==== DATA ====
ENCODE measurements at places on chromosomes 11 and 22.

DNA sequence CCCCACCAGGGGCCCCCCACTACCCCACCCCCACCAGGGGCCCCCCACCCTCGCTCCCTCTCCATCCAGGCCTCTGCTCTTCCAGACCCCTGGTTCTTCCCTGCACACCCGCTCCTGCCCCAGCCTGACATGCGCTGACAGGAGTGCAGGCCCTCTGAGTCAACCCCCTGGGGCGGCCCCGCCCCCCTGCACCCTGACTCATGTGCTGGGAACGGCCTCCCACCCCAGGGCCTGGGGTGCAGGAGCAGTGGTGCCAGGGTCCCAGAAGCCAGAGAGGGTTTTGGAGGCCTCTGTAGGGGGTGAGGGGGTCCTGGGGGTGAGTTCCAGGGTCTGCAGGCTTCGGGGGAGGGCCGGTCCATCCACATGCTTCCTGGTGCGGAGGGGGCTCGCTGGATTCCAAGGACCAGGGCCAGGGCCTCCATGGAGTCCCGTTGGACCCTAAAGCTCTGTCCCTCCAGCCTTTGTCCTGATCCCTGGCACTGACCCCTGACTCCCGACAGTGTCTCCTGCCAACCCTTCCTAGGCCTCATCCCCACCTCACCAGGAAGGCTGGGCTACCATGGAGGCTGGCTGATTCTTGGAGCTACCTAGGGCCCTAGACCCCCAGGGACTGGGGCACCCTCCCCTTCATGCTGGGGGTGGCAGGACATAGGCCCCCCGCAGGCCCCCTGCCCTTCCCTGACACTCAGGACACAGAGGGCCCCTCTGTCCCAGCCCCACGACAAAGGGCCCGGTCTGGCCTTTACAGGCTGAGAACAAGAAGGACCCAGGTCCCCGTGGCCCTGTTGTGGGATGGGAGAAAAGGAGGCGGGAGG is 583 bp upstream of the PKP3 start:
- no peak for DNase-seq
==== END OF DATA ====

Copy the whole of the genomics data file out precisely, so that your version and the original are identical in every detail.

ENCODE measurements at places on chromosomes 11 and 22.

DNA sequence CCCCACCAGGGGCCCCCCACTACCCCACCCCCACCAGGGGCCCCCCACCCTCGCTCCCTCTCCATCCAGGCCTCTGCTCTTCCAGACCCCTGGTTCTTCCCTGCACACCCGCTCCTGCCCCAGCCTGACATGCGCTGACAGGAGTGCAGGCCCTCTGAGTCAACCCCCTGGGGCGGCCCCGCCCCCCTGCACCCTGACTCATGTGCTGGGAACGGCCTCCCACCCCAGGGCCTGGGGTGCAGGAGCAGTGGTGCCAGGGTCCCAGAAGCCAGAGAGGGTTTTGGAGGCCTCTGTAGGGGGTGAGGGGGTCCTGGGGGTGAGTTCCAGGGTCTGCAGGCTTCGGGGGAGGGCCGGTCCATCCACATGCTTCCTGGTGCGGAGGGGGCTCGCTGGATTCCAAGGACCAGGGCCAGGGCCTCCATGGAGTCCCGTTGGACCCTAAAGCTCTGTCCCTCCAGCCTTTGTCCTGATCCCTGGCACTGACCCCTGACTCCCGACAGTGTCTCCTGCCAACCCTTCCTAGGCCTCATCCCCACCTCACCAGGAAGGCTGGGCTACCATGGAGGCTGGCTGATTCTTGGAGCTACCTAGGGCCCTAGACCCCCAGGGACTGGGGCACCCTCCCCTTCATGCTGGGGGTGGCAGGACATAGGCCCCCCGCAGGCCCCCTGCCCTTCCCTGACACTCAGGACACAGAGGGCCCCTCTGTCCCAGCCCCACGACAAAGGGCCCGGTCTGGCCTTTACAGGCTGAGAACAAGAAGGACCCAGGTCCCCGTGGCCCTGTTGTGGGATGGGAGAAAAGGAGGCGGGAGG is 583 bp upstream of the PKP3 start:
- no peak for DNase-seq